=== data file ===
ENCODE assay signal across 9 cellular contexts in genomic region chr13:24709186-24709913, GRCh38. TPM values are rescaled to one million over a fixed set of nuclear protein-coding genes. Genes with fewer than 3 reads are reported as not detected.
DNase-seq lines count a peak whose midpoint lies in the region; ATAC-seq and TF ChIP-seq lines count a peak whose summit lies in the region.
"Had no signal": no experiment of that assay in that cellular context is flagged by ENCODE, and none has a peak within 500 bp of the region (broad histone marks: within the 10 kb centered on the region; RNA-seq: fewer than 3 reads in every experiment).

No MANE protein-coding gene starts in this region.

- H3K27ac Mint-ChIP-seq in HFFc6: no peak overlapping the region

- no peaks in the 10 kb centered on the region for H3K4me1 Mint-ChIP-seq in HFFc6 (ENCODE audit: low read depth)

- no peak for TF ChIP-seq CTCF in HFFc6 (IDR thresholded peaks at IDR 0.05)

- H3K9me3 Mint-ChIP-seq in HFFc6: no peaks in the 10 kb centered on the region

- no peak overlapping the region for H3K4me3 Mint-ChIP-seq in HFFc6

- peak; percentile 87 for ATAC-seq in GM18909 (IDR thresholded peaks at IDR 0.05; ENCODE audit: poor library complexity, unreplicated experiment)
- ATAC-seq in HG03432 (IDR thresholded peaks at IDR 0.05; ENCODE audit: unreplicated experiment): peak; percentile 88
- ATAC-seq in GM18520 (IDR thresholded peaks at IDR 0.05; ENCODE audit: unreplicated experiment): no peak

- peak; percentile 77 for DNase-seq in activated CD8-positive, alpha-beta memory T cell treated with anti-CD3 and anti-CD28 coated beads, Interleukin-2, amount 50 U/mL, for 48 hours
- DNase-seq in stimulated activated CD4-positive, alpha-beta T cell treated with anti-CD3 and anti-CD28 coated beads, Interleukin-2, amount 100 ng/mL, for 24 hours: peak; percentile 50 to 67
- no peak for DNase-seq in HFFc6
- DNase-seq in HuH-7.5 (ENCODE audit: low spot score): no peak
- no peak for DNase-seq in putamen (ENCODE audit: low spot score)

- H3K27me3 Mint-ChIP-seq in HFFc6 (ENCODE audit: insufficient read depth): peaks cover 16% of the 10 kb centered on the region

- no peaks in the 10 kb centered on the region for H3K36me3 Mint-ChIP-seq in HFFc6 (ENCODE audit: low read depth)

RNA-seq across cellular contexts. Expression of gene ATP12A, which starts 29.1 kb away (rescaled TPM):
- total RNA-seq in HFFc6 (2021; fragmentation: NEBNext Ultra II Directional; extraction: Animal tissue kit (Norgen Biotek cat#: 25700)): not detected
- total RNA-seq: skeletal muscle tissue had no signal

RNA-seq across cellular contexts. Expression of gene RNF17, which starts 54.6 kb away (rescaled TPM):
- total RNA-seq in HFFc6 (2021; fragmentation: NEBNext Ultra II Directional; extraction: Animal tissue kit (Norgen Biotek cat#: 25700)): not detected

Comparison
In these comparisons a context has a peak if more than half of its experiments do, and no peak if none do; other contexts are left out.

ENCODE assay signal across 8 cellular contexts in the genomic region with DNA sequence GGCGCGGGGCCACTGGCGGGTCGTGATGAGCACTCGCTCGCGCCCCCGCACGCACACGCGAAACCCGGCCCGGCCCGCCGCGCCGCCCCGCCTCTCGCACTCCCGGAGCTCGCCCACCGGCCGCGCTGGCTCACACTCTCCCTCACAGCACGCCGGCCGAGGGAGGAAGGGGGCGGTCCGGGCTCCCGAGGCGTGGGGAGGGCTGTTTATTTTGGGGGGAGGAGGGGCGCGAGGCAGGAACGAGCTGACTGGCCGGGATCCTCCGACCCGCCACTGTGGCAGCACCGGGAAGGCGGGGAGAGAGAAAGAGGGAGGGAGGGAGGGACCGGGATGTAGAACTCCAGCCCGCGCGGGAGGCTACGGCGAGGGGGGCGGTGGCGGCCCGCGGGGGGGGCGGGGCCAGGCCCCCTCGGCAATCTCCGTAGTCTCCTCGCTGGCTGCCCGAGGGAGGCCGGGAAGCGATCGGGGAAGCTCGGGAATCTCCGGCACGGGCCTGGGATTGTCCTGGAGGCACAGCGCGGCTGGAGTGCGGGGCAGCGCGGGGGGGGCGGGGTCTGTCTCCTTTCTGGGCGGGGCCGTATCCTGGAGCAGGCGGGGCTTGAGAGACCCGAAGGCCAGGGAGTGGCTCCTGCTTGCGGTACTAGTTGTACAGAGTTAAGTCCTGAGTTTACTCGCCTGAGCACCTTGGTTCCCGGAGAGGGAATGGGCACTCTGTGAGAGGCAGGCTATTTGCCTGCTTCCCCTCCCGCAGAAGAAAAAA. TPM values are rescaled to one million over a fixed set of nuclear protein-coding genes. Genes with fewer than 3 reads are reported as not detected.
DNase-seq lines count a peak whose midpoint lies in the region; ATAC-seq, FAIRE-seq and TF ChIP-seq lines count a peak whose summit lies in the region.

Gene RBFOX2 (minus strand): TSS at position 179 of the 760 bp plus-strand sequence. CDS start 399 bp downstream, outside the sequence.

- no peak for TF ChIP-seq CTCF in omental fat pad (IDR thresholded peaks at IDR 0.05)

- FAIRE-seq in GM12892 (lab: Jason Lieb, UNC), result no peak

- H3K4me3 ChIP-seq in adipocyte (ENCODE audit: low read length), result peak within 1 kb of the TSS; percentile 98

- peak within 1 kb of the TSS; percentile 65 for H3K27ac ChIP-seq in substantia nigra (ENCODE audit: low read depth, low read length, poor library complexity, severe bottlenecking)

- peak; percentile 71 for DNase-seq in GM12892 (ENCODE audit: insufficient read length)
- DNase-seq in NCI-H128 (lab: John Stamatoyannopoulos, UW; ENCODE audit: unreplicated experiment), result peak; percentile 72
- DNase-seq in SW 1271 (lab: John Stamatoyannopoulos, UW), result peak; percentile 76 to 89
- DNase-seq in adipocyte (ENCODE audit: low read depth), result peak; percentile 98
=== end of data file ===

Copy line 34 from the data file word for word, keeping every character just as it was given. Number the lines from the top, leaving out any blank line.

- peak; percentile 71 for DNase-seq in GM12892 (ENCODE audit: insufficient read length)